A beacon to daring seafarers

The grandiosity of the towering lighthouses of Sri Lanka
Dondra Head lighthouse
Colombo light house
BT Images
By Time Out editors |

The lighthouses of Sri Lanka were built during British rule. They were operated and maintained by the Imperial Lighthouse Service, while some lighthouses had keepers sent from Trinity House. Following independence in 1948, the operation of lighthouses was taken over by the Navy on a piecemeal basis with  the completion of transfer  in 1976. There are twenty  five lighthouses in Sri Lanka,  with sixteen of them  still active. The original lighthouse used fire from an elevated platform such as that in Urumalai, near Talaimannar. Although many lighthouses have been made redundant by modern electronic navigational aids and radio beacons, they have become popular tourist attractions.

At the early stage in the establishment of lamp-powered lighthouses, they were built in the main ports, first at Trincomalee (1845) in the east, then Galle (1848) followed by  Colombo (1860) on the west coast.  Originally they were part of fortifications.

There are many lighthouses in Sri Lanka,  but a few are known for their unique location, given the fact that they have been built off-shore on rock outcrops and islands in the sea. And, moreover in their unusual locations, these secluded and lonely structures make a beautiful yet melancholy sight of solitude. Therein rests the beauty of these sentinels.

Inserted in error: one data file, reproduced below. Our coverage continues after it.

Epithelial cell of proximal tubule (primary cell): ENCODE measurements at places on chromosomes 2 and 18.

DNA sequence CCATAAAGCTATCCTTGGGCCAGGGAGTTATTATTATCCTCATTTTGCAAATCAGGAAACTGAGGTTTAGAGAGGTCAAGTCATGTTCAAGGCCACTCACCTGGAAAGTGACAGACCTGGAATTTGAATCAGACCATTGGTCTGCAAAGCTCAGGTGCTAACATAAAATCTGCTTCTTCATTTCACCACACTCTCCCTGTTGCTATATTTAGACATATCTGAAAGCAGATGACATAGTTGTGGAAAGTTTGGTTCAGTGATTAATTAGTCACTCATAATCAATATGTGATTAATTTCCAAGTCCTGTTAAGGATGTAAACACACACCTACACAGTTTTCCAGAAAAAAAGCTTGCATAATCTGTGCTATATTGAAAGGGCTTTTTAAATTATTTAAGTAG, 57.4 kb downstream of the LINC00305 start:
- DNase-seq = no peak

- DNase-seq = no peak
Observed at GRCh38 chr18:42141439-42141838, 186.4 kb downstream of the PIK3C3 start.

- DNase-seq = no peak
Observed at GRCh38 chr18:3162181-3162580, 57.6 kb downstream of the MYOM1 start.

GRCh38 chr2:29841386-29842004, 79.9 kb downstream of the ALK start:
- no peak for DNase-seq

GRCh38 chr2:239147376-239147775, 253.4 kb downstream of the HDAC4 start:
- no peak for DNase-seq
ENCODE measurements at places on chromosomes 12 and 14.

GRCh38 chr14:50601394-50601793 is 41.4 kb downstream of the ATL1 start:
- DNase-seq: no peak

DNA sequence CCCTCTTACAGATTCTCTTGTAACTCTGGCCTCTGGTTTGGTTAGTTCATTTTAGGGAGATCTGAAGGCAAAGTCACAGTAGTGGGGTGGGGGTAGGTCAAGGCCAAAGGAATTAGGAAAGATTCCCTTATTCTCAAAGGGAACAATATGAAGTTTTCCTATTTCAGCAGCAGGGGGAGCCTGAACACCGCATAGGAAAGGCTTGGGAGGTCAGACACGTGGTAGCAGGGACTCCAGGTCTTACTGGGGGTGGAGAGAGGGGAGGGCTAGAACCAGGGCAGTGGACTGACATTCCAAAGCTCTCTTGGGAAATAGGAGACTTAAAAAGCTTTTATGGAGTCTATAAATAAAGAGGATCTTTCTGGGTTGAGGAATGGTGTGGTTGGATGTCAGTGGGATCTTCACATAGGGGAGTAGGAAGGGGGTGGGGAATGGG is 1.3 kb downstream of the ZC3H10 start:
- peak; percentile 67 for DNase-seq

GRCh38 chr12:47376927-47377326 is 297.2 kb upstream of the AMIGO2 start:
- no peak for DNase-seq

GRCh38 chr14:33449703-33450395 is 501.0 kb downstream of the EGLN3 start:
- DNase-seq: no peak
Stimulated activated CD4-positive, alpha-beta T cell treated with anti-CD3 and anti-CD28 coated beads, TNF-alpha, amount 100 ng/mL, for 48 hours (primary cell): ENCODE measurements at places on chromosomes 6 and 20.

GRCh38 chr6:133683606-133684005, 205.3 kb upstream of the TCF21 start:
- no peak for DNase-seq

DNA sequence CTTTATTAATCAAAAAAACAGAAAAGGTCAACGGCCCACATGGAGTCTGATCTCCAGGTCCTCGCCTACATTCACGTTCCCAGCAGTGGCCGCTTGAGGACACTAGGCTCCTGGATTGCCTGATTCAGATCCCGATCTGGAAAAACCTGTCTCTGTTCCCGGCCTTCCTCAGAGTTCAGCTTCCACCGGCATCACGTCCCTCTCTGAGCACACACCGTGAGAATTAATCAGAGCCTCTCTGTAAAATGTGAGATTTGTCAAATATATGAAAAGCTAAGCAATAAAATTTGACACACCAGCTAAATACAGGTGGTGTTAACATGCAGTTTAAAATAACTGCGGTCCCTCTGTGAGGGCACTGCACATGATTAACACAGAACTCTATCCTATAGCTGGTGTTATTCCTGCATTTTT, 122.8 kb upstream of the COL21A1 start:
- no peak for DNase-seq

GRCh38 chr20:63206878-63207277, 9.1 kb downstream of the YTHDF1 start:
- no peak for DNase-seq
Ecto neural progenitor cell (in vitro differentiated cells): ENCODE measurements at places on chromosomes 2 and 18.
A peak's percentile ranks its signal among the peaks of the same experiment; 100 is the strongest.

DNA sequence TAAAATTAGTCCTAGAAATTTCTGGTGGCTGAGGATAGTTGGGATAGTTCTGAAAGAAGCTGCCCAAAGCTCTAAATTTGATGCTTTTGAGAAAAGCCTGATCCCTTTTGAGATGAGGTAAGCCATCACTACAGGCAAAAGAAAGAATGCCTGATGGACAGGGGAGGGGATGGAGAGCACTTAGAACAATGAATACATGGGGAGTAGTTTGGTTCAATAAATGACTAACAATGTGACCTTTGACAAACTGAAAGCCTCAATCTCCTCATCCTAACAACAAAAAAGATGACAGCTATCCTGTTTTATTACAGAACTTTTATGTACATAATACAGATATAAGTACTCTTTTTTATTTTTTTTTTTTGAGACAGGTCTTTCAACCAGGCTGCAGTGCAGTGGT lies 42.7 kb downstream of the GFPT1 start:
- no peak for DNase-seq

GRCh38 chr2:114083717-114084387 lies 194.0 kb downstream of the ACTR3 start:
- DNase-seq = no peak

Here are some of the popular lighthouses that span over a century of existence.

The First Colombo lighthouse was built in 1860. It was supposedly mounted on a church tower, which was moved in 1867 to the clock tower in Fort, Colombo. It was demolished to make way for expansion of the nearby fort. An interesting neoclassical structure, the 40.2m tower rises from a circular stone building and is surrounded by an elaborate colonnade.

The Barberyn Island lighthouse in Beruwala was built in 1890. This active lighthouse is built on an island near Beruwala, about 55 km  south of Colombo. It is accessible only by boat and is open to visitors.

The Galle lighthouse was built in 1848, later destroyed by fire in 1936 and rebuilt in 1939. It is an active lighthouse located on the south bastion of the ancient Galle Fort that is part of a UNESCO World Heritage site and a well-known tourist attraction. It also happens to be the country’s most photographed lighthouse. Although the site is open to visitors, the tower
is not accessible.

The Dondra Head lighthouse built in 1890 stands on the southernmost tip of Sri Lanka. It is the tallest lighthouse in the country, located on the point, near Dondra town, six kilometres southeast of Matara.

The Round Island at Koddiyar Bay was built in 1863. This towering white structure is built atop a small island in Trincomalee Bay, in the outer harbour. The Round Island lighthouse is important because it signifies the use of lights not only to point to hazards, but as leading lights at the entrance to ports. This lighthouse is accessible only by boat, however it is closed to the public.

The Great Basses is an active lighthouse built in 1873. The structure is built on a hard sand stone rock rising six feet above mean sea level.
It is located about 11.5 km offshore and 20 km east of Kirinda Oya.

The Little Basses like its counterpart is also an active lighthouse built in 1878. The Little Basses lighthouse is located on a reef known as Kuda Ravana Kotuwa (Fort of Little Ravana). Little Basses is a line of reefs off the southeast coast. The lighthouse that sits on the reef can be seen from the beach on a clear day. 

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